Creativity is allowing yourself to make mistakes. Art is knowing which ones to keep. Musings from someone who sees stories everywhere.

Tuesday, July 05, 2011

The Cousins Book review

The Cousins
Prema Raghunath
2011, pp 209

This is the intensely moving story of Goutami or Goutu, for whom life in upper class Tamil brahmin society hides fangs of avarice, jealousy and petty vindictiveness under its facade of old world graciousness.

Barely a year old at the time of her mother’s death in 1921, Goutu learns early on to “fight, fight for everything, the hand-me-downs, the handouts, the charity.” She knows too well that her diamond-studded aunt and her cousins envy her inborn talents and want her out of their way, even dead. Cornered too often through her formative years, she cannot afford to indulge in feminine graces. The author succeeds in making us feel for Goutu.

Goutu’s life is inexorably entwined with her tormented older brother Achyut, her debonair cousin Krishna who beds all young cousins before their wedding night, and her dutiful, clever and coldly logical husband Seshadri. They are travelling companions through the journey of life, enriching each other’s perspectives over the course of time. Seshadri cannot tell a lie, not because it is a moral issue, but because “beautifying things or rendering them more palatable did not even occur to him.”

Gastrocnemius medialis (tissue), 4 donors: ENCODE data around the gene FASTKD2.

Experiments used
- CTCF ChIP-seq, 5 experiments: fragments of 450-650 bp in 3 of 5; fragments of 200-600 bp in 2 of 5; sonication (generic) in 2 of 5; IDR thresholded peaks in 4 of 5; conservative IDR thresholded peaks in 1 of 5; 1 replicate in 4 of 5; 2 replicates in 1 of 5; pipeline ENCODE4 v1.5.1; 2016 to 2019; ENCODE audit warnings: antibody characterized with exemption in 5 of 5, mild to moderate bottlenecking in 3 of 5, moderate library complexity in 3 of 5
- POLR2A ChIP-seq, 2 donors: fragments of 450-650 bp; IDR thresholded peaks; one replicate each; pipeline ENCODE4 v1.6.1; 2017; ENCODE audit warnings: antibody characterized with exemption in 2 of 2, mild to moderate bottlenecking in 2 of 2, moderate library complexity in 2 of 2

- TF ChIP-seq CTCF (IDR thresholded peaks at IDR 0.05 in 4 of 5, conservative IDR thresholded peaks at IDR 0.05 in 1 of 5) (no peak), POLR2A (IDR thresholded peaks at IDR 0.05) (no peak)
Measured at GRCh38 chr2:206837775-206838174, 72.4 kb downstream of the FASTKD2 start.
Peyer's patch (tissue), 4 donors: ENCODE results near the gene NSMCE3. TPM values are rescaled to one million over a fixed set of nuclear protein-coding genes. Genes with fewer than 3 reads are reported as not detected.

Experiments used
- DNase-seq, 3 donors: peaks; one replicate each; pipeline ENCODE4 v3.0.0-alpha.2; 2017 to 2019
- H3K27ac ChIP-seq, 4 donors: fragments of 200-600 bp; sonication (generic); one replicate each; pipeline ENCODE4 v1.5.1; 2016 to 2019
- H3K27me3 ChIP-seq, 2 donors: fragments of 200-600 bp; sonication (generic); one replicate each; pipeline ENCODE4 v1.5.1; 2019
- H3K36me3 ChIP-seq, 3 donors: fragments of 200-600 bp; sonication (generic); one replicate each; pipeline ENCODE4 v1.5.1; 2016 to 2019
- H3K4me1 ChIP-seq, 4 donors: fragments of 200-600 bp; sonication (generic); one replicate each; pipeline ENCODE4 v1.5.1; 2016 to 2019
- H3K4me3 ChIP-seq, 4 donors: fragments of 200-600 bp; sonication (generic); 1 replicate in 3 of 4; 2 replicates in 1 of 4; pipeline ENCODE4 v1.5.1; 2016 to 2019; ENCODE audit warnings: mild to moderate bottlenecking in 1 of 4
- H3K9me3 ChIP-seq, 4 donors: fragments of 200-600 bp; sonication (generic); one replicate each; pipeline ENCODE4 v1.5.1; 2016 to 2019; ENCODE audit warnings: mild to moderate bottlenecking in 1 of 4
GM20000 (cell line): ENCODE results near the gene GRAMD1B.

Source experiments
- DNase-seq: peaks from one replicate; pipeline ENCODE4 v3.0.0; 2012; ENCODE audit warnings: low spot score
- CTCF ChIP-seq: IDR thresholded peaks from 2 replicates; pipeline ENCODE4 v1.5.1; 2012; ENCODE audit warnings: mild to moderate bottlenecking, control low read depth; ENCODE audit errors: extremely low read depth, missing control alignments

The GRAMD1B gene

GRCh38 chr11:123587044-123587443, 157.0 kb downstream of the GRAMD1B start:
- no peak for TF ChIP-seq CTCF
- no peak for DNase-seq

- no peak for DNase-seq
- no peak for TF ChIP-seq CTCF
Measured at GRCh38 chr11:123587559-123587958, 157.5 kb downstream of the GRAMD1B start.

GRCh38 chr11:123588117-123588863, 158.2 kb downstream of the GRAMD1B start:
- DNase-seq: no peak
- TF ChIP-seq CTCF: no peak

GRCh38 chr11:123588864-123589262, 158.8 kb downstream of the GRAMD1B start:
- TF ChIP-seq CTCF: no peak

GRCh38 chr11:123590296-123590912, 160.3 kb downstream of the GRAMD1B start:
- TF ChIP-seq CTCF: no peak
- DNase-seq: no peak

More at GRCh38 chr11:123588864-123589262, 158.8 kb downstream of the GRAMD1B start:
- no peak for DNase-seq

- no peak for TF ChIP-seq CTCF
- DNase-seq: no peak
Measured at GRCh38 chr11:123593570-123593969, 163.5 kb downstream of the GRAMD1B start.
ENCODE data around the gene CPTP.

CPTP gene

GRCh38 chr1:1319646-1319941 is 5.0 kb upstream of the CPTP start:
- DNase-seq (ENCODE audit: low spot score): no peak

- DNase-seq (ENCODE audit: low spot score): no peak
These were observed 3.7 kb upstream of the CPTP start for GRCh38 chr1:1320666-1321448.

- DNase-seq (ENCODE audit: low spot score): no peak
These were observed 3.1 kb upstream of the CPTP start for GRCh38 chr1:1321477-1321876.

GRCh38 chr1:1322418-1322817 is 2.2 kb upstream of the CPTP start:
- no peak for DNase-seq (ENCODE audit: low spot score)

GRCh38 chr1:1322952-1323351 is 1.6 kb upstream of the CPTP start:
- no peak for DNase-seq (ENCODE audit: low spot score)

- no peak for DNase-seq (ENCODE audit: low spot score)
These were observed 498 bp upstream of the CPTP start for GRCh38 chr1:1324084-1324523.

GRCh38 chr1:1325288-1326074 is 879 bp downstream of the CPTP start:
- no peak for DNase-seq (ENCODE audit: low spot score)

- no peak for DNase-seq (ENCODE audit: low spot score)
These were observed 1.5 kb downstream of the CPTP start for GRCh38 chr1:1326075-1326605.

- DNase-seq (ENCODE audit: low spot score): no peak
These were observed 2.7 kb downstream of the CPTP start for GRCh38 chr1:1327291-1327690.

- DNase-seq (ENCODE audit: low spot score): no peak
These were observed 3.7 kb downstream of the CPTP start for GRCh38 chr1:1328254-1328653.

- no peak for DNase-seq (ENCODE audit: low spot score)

To Goutu, lying comes just as naturally. She embellishes bare facts to create an impression, escape from trouble, or not hurt another’s feelings. A solid yet unfulfilling married life leads Goutu to turn to Krishna, and fall for the dashing but unprincipled Subra.
The story takes us all over India, from a traditional Brahmin home near Madurai in the early twentieth century to Delhi, the seat of the British rulers in India. We follow Goutu on to England, where she venutres boldly to seek a cure for her physically challenged daughter, Meera. It is Meera, who with her deep insights guides Goutu in her twilight years to find inner peace.

The transitions from place to place and from points of views of the main characters, can be too rapid and abrupt at times. The sense of place could have stronger too.

The intensity of Goutu's emotions draws the reader to her and makes her life story a worthwhile and memorable  read.

My detailed review is published in Sunday Herald